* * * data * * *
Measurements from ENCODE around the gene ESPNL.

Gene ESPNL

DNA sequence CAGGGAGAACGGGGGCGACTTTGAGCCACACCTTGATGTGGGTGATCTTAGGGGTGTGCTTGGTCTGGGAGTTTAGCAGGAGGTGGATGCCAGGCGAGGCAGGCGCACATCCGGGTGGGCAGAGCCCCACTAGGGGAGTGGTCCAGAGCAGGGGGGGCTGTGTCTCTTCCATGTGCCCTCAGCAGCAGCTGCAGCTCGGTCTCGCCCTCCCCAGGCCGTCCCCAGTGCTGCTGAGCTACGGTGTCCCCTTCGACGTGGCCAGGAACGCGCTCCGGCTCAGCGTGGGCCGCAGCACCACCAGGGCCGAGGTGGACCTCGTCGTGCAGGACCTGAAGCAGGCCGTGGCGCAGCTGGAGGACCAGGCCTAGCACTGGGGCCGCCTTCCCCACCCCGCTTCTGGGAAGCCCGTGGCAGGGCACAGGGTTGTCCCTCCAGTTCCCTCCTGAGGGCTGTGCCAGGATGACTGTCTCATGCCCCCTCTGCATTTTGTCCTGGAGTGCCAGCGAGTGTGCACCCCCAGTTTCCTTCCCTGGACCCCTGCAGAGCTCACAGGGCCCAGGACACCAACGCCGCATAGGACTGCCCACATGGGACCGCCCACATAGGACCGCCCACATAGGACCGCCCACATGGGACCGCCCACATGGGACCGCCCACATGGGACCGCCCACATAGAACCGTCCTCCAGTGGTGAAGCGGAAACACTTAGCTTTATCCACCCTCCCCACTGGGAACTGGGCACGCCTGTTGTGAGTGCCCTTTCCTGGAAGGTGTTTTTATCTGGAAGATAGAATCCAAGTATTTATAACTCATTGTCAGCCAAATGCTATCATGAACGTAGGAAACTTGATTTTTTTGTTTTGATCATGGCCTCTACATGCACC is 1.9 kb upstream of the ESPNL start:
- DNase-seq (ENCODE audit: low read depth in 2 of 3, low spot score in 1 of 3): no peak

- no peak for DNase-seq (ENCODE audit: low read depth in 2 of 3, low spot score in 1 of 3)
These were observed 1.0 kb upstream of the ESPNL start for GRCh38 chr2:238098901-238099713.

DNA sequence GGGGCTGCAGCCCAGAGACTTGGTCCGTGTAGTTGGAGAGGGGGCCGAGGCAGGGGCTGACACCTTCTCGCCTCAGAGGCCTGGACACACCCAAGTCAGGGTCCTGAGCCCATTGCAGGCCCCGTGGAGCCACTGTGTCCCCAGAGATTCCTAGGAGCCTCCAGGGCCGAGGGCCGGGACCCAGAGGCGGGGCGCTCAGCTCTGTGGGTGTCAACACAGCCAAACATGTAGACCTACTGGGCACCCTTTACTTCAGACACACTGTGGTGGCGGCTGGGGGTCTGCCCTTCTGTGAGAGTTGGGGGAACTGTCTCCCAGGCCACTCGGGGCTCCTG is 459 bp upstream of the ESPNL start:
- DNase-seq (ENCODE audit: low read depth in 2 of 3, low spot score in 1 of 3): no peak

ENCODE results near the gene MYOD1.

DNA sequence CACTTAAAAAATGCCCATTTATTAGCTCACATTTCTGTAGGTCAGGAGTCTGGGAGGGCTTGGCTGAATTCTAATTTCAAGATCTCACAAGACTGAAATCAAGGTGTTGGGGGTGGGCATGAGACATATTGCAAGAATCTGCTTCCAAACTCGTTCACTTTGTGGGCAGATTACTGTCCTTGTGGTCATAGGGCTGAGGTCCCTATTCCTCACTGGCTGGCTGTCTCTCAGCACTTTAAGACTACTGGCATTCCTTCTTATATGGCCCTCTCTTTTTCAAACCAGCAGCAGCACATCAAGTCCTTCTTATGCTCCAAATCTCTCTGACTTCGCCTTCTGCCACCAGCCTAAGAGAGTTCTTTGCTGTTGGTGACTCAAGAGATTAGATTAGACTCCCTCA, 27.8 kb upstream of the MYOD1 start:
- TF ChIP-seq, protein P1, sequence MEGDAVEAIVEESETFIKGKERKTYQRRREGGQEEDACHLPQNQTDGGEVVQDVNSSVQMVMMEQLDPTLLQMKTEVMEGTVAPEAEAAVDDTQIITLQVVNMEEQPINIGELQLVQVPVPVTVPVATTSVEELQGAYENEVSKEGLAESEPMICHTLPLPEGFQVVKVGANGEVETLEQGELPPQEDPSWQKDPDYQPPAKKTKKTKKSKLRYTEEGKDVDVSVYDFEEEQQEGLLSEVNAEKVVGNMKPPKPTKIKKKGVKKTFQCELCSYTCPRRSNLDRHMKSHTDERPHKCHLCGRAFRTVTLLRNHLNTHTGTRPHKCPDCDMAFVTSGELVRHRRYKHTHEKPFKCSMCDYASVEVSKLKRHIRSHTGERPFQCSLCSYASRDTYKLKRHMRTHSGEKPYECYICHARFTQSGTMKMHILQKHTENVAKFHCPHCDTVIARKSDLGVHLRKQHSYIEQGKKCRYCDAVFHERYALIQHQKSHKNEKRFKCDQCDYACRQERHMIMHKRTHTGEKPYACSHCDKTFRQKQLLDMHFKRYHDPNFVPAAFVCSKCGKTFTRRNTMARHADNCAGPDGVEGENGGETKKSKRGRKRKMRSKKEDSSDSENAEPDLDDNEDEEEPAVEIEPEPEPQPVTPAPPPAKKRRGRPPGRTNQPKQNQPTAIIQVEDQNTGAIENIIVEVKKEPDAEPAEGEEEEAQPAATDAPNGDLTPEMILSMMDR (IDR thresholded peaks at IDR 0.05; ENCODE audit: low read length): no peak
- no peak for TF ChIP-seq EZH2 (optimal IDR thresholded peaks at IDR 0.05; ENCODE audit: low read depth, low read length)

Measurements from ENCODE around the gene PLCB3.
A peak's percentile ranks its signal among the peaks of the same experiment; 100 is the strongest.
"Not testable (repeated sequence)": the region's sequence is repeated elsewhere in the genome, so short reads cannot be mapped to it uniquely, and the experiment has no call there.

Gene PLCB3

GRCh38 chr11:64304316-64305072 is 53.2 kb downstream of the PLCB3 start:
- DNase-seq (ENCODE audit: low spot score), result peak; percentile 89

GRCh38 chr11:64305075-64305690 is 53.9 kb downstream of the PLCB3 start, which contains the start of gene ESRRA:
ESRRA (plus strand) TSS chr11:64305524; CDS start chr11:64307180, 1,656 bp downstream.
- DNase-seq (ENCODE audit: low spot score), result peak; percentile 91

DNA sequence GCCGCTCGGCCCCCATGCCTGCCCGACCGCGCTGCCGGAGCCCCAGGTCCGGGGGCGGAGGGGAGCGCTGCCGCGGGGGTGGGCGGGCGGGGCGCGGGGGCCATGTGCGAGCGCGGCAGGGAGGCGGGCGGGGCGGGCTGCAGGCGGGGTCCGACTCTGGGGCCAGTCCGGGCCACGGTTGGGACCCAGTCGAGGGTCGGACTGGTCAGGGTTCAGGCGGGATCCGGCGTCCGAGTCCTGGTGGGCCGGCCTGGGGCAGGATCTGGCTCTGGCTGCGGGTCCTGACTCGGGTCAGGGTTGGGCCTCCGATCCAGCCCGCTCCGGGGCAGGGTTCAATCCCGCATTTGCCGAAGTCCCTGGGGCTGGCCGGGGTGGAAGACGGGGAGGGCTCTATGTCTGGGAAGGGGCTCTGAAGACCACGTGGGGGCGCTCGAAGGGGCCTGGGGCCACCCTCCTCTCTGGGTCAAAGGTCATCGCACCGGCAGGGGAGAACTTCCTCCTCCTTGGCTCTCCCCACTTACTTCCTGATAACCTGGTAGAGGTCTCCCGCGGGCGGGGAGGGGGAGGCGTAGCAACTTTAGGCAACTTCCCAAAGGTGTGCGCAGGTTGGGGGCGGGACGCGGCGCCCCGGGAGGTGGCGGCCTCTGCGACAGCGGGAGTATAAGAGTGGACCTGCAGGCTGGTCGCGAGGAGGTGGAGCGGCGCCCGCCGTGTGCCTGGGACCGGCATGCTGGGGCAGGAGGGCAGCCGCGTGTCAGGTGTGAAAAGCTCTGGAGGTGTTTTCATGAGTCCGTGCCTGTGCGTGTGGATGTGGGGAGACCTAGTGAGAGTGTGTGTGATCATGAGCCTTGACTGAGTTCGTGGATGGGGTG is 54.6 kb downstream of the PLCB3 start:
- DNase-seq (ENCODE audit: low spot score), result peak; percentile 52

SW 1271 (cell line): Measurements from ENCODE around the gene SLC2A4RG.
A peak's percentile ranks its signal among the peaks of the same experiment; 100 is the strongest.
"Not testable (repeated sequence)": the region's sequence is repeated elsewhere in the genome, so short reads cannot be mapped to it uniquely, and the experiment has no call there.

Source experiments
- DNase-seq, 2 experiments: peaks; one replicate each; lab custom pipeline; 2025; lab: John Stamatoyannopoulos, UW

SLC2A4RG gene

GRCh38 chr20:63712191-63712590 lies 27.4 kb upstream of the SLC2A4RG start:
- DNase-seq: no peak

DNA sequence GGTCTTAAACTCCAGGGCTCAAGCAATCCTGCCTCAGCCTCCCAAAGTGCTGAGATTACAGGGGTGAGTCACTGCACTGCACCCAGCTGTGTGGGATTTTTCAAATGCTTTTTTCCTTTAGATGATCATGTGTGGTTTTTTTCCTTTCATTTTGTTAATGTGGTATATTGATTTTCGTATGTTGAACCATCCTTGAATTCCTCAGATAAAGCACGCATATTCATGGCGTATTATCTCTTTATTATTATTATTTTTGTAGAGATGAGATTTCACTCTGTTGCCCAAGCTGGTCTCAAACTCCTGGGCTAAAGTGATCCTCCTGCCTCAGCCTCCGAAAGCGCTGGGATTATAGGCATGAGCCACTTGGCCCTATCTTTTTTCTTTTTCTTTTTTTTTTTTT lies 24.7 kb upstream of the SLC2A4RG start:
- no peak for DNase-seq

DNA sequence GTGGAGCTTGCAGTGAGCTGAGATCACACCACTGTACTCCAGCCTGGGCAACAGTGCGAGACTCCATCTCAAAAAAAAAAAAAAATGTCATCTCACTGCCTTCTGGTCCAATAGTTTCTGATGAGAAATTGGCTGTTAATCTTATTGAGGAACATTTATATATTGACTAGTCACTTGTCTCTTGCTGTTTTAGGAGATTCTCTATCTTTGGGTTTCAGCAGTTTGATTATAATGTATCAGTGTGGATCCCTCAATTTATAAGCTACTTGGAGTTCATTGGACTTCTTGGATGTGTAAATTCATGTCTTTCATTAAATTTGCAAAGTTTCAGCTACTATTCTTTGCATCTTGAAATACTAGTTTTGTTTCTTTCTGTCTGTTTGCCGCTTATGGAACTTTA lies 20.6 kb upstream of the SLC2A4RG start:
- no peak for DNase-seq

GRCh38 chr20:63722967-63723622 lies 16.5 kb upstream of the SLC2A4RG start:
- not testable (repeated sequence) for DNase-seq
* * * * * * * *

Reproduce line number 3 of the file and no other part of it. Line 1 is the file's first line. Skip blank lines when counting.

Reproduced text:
DNA sequence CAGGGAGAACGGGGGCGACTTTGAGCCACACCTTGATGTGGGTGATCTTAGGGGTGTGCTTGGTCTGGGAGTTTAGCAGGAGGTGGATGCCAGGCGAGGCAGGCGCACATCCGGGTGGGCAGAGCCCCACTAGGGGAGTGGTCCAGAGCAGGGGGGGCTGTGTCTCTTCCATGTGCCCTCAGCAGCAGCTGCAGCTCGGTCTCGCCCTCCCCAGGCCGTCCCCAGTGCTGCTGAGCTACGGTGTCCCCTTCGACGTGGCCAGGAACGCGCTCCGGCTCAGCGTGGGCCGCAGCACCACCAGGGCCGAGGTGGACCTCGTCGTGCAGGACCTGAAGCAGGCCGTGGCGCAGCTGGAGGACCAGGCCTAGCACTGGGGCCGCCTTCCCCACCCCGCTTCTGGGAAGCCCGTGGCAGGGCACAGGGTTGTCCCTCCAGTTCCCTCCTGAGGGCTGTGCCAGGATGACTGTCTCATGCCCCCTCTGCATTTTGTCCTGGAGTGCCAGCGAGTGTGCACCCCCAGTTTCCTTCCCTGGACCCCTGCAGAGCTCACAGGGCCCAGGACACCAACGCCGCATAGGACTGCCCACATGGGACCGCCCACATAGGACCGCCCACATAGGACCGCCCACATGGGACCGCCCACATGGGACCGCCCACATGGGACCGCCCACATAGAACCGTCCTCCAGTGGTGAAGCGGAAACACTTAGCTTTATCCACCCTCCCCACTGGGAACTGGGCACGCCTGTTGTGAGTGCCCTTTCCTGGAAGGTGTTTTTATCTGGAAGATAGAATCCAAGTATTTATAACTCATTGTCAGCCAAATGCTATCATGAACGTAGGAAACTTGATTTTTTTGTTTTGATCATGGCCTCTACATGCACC is 1.9 kb upstream of the ESPNL start: